Watch this video to learn more about float frames and how we can use them to accentuate a piece of art. In this video, we show examples of float frames as Tami shows the design of a custom float frame created for a photograph of the Grand Marais, MN harbor taken by our owner, Tami Phillippi. She had an idea to embellish the photo with rocks, sticks, and found objects to add a 3D effect to the photo. Once all of the items adhered to the metal print, Tami added a resin coating to the piece. UPDATE: This photo is on display at ARTWORKS in Eagan through the month of October 2019. Go to their website for open hours. https://www.awe.mn
Here is the transcript of the Video:
Tami: Hi, this is Tami with Frame Minnesota in Eagan. We’re here at our shop today to show you a personal project that I’ve been working on for an upcoming show. I’m working on a photograph for the Eagan Art House Harvest of Art Show, and the goal of this video is really to show you a method of framing called float framing. It’s most often used in canvas paintings and photographs printed on canvas. The canvas float-frame is essentially an L-shaped frame that serves as a tray to hold the artwork. Here are a few of the samples that we have in the store. We’ve got lots of different colors. I bet we have 50 or 60 different colors and shapes and finishes of float frames, maybe more. Here’s a little photo that we have as a sample. I just want to show you kind of how it fits in there. It can be put in real close like that. We could move the painting toward the front. We could leave a little space around. That’s the most often what people like, is to leave a little bit of space around it.
I’ve also got a sample that I wanted to show you here of a piece that we have hanging in the store. This is a very simple treatment of an oil painting. The oil painting is by Nancy Wester, a local artist, customer, and a friend of mine. The painting is just simply placed inside the little frame, and that is used to hang it on the wall. Pretty simple. Now back to today’s project, I’m framing a photograph that I took in Grand Mere last summer. I took this photo on one of those really long days around the summer solstice where the sun seems to hang in the sky at sunset for just hours. I was inspired to create this 3-D effect after I saw an original painting by a local guy named Justin Strom. And he incorporated some large rocks on a very, very large piece and I just thought it was a cool idea. I don’t know if you can see that, but I gathered some rocks earlier this summer when I was up on Lake superior and glued them all down to the frame.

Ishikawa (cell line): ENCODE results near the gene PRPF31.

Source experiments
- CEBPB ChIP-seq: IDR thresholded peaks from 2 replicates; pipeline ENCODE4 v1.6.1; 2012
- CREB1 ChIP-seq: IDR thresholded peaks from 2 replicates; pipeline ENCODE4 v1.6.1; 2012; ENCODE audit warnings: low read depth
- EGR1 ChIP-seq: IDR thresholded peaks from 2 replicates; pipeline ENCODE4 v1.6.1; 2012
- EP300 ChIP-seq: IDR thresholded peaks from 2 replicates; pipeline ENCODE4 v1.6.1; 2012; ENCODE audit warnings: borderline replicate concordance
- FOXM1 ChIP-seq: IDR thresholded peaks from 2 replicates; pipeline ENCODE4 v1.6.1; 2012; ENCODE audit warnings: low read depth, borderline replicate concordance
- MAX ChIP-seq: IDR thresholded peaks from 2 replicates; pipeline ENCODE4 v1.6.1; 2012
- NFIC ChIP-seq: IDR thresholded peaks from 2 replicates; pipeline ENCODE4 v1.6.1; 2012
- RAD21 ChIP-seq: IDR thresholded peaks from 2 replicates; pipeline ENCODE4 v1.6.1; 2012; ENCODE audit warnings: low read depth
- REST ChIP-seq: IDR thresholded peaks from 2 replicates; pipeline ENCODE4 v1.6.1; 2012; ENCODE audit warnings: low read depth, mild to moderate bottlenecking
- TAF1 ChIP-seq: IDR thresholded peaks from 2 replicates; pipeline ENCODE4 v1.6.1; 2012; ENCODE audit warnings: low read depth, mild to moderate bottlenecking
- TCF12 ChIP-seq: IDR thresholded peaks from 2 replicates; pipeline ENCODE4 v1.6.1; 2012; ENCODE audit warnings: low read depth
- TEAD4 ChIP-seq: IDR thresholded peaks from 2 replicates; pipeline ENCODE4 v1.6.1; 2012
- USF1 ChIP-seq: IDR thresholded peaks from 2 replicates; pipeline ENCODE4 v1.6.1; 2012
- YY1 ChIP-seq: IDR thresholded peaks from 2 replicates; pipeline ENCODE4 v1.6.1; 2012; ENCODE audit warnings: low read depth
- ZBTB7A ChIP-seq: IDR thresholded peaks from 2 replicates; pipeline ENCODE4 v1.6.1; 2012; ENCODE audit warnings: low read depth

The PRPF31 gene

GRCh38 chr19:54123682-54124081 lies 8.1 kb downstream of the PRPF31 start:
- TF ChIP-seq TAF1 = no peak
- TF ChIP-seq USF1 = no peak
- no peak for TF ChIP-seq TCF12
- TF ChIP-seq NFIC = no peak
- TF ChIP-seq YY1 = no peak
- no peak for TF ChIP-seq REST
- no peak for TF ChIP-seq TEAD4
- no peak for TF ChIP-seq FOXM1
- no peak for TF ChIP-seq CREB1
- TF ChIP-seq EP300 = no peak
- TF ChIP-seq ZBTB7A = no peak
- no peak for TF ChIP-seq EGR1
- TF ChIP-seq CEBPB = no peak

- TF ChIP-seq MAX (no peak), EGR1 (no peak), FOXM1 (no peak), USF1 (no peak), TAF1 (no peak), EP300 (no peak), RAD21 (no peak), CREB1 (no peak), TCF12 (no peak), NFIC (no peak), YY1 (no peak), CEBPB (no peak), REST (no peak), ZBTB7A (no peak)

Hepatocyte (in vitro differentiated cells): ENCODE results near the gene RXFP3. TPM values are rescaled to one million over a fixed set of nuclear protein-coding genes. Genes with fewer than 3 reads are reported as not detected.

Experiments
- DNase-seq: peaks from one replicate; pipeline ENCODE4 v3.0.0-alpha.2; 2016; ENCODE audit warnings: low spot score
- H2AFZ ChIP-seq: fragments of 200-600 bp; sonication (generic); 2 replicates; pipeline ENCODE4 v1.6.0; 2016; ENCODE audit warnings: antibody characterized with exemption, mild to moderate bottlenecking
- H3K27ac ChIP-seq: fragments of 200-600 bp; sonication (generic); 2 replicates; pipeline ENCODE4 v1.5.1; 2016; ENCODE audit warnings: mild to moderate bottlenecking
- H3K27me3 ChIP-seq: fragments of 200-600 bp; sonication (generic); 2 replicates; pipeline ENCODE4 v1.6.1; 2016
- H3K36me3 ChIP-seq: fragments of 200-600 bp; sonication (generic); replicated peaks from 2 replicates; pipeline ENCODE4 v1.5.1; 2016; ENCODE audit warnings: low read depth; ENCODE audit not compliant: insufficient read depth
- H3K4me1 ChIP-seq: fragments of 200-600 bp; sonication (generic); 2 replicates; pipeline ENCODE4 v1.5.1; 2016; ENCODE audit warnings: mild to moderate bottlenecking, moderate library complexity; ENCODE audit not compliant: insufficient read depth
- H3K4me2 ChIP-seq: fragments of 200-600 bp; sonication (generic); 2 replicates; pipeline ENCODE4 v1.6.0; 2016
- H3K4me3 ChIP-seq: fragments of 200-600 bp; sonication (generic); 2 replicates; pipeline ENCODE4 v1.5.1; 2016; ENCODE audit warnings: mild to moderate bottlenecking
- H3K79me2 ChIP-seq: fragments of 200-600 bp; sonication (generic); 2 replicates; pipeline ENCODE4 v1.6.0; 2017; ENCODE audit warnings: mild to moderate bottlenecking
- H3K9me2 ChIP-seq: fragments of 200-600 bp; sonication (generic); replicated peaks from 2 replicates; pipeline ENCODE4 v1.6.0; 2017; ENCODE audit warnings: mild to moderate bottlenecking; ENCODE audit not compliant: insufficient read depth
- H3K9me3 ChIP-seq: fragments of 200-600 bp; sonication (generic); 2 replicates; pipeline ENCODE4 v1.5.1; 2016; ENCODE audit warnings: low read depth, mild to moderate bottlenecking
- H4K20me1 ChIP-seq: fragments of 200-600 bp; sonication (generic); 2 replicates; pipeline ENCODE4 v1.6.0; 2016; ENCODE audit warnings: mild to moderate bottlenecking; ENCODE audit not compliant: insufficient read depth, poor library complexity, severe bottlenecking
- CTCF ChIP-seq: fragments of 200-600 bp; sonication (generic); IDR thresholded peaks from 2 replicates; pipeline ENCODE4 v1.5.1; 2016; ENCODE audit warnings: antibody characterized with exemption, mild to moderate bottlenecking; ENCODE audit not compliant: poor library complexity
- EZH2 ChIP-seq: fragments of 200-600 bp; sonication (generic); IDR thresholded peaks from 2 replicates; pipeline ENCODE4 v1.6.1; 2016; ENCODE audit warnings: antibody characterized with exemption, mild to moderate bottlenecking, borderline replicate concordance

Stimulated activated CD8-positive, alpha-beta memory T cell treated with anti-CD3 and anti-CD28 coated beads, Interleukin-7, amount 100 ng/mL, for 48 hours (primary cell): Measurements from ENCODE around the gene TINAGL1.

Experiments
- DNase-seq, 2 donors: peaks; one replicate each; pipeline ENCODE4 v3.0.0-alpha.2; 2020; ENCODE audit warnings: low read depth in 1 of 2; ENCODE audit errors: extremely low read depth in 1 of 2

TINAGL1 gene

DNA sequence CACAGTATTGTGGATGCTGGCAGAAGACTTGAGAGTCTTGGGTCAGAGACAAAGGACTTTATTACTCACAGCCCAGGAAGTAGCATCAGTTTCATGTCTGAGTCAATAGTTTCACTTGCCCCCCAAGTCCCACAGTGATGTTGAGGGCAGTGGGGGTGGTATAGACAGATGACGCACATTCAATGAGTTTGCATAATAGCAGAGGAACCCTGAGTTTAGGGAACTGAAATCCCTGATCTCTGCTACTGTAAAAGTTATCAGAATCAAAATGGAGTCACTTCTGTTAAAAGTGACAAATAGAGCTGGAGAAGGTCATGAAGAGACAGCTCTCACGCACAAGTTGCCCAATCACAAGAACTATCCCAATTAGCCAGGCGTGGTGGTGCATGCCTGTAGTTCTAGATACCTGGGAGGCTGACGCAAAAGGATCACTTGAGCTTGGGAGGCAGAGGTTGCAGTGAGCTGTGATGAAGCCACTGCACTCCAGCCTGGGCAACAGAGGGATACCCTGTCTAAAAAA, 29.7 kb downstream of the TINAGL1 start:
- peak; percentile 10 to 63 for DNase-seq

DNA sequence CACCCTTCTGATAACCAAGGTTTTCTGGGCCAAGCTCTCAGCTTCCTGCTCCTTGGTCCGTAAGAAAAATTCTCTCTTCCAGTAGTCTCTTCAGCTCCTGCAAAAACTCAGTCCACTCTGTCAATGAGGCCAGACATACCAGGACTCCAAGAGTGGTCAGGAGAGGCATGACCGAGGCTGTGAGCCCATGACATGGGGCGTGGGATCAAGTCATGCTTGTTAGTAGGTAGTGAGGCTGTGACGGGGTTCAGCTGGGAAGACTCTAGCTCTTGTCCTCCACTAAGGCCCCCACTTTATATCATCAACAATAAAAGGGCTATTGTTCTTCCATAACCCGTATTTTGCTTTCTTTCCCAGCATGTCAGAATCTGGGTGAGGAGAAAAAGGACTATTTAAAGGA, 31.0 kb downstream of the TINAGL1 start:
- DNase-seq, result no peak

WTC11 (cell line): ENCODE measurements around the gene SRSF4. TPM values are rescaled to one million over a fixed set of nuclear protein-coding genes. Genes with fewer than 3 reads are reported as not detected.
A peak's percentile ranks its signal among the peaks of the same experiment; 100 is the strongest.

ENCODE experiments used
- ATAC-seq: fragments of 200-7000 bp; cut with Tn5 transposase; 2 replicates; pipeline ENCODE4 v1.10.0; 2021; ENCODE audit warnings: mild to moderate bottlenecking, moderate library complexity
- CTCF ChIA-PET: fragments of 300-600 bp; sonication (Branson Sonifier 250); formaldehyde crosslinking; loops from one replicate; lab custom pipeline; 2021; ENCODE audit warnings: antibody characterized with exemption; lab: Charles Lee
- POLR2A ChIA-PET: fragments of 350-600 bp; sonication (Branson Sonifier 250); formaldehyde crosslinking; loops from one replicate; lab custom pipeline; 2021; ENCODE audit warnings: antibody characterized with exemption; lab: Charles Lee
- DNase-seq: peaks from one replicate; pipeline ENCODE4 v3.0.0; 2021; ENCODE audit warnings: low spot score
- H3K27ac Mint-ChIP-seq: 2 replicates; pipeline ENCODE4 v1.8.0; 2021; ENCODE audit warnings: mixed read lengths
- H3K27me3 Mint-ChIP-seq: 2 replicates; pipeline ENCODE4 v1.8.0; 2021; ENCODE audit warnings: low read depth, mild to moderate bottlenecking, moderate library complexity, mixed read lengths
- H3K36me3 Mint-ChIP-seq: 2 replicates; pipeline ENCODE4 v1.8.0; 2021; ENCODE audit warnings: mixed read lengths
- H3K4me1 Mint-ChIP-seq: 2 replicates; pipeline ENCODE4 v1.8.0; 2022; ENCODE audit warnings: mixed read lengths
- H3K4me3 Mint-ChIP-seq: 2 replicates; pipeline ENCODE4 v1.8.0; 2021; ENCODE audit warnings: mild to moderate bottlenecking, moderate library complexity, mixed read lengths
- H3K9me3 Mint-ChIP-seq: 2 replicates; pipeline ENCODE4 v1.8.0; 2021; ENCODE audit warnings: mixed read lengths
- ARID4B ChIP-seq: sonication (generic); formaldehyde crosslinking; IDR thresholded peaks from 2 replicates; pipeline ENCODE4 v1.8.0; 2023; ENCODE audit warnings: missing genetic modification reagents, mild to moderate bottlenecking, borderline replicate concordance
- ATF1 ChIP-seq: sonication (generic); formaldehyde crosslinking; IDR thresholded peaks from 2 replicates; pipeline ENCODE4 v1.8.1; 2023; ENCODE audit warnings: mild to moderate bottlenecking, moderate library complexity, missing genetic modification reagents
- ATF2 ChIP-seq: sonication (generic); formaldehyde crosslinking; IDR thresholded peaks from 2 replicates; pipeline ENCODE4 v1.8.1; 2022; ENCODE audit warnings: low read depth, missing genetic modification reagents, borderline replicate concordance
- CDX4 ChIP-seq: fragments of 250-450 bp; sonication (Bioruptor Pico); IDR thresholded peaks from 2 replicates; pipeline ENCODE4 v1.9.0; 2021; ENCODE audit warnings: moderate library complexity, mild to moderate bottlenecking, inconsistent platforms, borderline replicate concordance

That took about three hours, but I enjoyed that. It was actually fun. I did a lot of it during an art group meeting last week. I knew I needed to make the rock shiny and so I applied a resin product called art resin that Justin told me about. Pretty happy with the results on the rock. And part of the process of applying the resin is that you go over it with a little butane torch to pop the bubbles on the resin, and that was fun. For the framing on this one, I decided to layer a couple of frames together to get the look that I wanted to accomplish. I’ve got this black frame right here. It’s a little float. And then I am going to put this other frame over the top. This top frame is Eiffel, and it has got a nice bronze finish that we thought looked really good with the photo.
Let me pop the photo in there. Oh, and people have asked about this little liner frame. The only reason that is in there is really just to push the photo a little bit closer to the front of the frame. I’ve got a high gloss resin on here, so you’re probably going to get a lot of glare on here, but that is how it’s going to work when t’s finished. Boop over to the top, and so you can see in there. I’ll leave a little bit of space around the piece. Got to glue it together. And I think it’s going to turn out really nice. At least I hope so. Hope you’ve enjoyed learning about my process and seeing how we put together a project. I’ll try to add a photo of the completed project later, but if you want to see the photograph live and in person, stop by the Eagan Art House Harvest of Art event on Saturday, September 7th from 2:00 to 7:00.
And then the painting, I guess it is almost a painting now, but the photograph will be on display locally after that. So stay tuned to our Facebook and or Instagram pages and I’ll post the location when I get it. As you can see, we love what we do here and we think we do it pretty well. If you have any projects like this, we’re here to help. Please call us today at 651-405-0011 or visit our website anytime at frameminnesota.com, and let us know what we can do for you. Thank you. Tami at Frame Minnesota signing off.
Check out the show notes below for resource links, guides, and a link to watch the episode in video format!
To share your thoughts:
- Send us a comment or question in the section below.
- Share this show on Facebook.